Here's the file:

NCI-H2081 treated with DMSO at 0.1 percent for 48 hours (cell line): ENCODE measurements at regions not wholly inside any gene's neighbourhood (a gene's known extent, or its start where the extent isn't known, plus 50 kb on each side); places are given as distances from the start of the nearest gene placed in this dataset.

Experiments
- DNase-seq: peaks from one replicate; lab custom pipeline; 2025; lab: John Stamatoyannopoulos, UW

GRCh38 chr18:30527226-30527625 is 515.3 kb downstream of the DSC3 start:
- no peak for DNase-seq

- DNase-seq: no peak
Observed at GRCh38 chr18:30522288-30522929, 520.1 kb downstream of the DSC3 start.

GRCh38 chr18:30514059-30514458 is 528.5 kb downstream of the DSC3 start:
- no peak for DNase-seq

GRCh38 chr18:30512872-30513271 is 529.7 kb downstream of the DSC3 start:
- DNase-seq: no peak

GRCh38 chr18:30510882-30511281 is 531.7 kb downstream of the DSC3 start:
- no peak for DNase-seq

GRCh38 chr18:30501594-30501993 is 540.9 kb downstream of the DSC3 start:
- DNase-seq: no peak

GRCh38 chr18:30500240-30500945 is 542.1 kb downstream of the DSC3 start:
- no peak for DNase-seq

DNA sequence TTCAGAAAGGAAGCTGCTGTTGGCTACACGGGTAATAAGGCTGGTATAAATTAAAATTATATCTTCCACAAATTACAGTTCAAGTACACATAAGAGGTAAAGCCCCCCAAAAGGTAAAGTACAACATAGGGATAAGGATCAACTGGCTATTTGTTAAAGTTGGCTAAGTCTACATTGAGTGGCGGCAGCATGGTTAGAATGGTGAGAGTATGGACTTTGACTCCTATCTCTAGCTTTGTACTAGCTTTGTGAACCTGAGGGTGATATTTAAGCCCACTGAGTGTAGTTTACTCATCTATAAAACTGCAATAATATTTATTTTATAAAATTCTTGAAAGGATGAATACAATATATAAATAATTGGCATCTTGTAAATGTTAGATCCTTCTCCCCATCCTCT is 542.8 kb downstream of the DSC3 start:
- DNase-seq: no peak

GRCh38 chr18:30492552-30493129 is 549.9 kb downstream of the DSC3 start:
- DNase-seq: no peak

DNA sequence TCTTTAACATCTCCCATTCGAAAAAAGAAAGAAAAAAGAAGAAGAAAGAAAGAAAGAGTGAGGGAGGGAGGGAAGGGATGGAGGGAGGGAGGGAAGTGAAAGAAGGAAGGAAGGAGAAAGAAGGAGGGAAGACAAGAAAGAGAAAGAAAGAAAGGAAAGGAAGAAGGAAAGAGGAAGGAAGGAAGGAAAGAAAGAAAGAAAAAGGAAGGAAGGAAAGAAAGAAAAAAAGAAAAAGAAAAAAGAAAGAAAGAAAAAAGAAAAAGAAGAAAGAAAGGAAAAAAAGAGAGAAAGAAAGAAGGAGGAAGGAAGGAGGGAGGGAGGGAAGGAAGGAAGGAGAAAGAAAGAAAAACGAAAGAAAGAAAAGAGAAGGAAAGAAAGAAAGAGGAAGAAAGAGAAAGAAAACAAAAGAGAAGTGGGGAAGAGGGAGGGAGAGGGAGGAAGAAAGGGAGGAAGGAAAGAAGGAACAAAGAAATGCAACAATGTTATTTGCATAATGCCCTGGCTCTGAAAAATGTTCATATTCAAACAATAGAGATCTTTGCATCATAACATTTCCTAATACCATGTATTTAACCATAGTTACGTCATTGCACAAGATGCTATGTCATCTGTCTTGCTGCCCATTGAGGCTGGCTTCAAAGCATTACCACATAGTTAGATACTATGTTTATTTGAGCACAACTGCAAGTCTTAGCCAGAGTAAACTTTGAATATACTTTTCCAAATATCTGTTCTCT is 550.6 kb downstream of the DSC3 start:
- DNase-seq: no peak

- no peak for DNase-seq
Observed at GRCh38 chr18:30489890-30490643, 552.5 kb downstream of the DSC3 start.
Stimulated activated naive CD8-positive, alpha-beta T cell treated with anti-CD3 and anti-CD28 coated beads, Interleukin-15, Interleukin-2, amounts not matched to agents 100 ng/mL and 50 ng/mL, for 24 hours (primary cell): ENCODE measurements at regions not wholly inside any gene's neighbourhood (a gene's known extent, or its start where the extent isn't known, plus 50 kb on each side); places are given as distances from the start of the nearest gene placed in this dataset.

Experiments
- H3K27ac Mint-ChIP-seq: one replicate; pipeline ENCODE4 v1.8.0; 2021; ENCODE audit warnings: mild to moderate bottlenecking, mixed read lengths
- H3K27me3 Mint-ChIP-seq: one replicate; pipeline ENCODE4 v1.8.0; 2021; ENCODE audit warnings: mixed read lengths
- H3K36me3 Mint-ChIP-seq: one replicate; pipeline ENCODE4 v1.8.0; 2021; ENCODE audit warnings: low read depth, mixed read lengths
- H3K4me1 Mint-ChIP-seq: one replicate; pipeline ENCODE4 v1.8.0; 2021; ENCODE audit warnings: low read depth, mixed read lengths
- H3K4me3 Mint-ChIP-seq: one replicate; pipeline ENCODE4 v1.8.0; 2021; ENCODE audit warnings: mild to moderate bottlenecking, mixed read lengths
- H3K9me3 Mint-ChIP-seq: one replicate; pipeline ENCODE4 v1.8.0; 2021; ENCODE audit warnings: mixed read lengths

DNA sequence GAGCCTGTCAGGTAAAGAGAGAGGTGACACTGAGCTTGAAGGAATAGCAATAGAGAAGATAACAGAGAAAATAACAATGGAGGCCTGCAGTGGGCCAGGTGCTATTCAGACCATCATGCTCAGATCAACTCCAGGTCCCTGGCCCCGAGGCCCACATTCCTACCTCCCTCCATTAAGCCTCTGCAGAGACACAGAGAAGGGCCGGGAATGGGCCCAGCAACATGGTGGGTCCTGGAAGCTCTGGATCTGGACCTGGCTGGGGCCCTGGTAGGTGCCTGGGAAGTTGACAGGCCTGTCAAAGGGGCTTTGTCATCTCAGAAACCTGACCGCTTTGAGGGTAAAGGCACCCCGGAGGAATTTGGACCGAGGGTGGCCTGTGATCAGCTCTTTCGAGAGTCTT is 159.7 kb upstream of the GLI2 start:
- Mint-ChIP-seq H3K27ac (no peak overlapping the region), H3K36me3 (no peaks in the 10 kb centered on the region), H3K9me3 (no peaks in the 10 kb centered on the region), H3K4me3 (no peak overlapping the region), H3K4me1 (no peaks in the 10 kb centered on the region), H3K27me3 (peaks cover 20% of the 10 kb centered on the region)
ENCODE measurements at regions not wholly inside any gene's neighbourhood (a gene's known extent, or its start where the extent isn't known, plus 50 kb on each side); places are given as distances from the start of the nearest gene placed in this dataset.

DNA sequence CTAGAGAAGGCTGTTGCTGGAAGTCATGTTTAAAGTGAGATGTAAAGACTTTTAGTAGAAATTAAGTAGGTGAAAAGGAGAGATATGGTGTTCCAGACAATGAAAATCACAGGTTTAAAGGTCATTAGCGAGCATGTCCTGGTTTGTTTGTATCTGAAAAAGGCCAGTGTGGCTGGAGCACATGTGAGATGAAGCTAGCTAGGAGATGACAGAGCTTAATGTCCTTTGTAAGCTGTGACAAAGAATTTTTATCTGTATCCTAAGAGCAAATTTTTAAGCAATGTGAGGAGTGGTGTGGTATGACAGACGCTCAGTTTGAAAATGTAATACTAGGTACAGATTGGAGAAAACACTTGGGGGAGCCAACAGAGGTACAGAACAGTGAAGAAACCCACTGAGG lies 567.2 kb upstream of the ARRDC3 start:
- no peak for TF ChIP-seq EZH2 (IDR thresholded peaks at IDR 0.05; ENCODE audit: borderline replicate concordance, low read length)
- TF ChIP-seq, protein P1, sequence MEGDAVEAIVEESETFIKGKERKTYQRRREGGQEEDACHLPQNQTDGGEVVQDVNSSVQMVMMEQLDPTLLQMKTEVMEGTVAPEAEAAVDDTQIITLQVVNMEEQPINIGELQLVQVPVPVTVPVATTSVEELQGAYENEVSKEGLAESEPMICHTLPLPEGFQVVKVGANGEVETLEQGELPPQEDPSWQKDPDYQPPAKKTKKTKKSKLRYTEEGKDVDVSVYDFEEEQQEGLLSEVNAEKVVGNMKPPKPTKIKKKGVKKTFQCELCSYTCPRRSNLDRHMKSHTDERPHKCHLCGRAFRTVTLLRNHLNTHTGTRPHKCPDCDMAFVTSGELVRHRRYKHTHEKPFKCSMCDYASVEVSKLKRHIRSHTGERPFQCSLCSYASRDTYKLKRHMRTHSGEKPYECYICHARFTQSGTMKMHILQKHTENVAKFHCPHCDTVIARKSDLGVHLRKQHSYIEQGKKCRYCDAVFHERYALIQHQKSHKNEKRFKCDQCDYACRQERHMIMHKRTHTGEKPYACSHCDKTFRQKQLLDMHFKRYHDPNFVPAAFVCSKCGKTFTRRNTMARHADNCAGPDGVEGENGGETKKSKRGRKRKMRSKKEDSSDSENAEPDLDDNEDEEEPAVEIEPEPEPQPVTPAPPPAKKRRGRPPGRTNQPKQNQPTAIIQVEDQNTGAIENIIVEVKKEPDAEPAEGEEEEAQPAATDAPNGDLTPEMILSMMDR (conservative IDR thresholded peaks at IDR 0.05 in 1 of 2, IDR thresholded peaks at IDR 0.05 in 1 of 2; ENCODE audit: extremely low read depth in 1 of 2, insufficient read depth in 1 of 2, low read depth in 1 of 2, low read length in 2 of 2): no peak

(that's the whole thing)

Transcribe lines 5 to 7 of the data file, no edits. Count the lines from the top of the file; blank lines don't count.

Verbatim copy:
- no peak for DNase-seq

- DNase-seq: no peak
Observed at GRCh38 chr18:30522288-30522929, 520.1 kb downstream of the DSC3 start.